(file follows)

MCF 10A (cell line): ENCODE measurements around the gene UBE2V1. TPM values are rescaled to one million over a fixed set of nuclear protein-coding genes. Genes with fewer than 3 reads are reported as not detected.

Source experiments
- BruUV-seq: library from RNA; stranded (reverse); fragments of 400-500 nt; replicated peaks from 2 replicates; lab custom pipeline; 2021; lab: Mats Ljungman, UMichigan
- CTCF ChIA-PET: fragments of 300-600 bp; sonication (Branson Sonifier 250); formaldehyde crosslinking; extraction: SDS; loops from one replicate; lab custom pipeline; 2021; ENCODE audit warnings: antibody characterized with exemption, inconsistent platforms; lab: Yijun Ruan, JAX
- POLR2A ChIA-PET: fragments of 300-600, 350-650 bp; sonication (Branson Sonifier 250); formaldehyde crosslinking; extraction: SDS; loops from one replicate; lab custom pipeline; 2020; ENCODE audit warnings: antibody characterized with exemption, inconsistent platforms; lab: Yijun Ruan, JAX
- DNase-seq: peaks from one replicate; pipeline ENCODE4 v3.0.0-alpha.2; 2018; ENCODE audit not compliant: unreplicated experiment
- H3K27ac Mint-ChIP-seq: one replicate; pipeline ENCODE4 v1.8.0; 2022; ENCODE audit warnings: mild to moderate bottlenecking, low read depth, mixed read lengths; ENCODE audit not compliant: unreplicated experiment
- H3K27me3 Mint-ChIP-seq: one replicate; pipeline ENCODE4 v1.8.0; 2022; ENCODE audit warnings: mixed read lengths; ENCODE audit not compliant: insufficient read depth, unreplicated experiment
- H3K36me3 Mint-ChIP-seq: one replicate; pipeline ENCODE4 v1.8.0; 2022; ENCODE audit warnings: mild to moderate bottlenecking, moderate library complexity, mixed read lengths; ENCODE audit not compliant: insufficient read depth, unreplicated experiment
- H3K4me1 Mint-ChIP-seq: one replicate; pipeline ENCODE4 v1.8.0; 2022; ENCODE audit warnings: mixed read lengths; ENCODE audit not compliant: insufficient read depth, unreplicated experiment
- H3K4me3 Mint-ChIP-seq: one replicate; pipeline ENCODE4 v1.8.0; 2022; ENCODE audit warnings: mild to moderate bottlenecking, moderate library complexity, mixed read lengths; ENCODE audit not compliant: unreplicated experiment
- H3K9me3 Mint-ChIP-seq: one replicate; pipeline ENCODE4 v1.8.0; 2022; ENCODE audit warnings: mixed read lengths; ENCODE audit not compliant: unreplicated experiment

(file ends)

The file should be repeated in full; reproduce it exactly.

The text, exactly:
MCF 10A (cell line): ENCODE measurements around the gene UBE2V1. TPM values are rescaled to one million over a fixed set of nuclear protein-coding genes. Genes with fewer than 3 reads are reported as not detected.

Source experiments
- BruUV-seq: library from RNA; stranded (reverse); fragments of 400-500 nt; replicated peaks from 2 replicates; lab custom pipeline; 2021; lab: Mats Ljungman, UMichigan
- CTCF ChIA-PET: fragments of 300-600 bp; sonication (Branson Sonifier 250); formaldehyde crosslinking; extraction: SDS; loops from one replicate; lab custom pipeline; 2021; ENCODE audit warnings: antibody characterized with exemption, inconsistent platforms; lab: Yijun Ruan, JAX
- POLR2A ChIA-PET: fragments of 300-600, 350-650 bp; sonication (Branson Sonifier 250); formaldehyde crosslinking; extraction: SDS; loops from one replicate; lab custom pipeline; 2020; ENCODE audit warnings: antibody characterized with exemption, inconsistent platforms; lab: Yijun Ruan, JAX
- DNase-seq: peaks from one replicate; pipeline ENCODE4 v3.0.0-alpha.2; 2018; ENCODE audit not compliant: unreplicated experiment
- H3K27ac Mint-ChIP-seq: one replicate; pipeline ENCODE4 v1.8.0; 2022; ENCODE audit warnings: mild to moderate bottlenecking, low read depth, mixed read lengths; ENCODE audit not compliant: unreplicated experiment
- H3K27me3 Mint-ChIP-seq: one replicate; pipeline ENCODE4 v1.8.0; 2022; ENCODE audit warnings: mixed read lengths; ENCODE audit not compliant: insufficient read depth, unreplicated experiment
- H3K36me3 Mint-ChIP-seq: one replicate; pipeline ENCODE4 v1.8.0; 2022; ENCODE audit warnings: mild to moderate bottlenecking, moderate library complexity, mixed read lengths; ENCODE audit not compliant: insufficient read depth, unreplicated experiment
- H3K4me1 Mint-ChIP-seq: one replicate; pipeline ENCODE4 v1.8.0; 2022; ENCODE audit warnings: mixed read lengths; ENCODE audit not compliant: insufficient read depth, unreplicated experiment
- H3K4me3 Mint-ChIP-seq: one replicate; pipeline ENCODE4 v1.8.0; 2022; ENCODE audit warnings: mild to moderate bottlenecking, moderate library complexity, mixed read lengths; ENCODE audit not compliant: unreplicated experiment
- H3K9me3 Mint-ChIP-seq: one replicate; pipeline ENCODE4 v1.8.0; 2022; ENCODE audit warnings: mixed read lengths; ENCODE audit not compliant: unreplicated experiment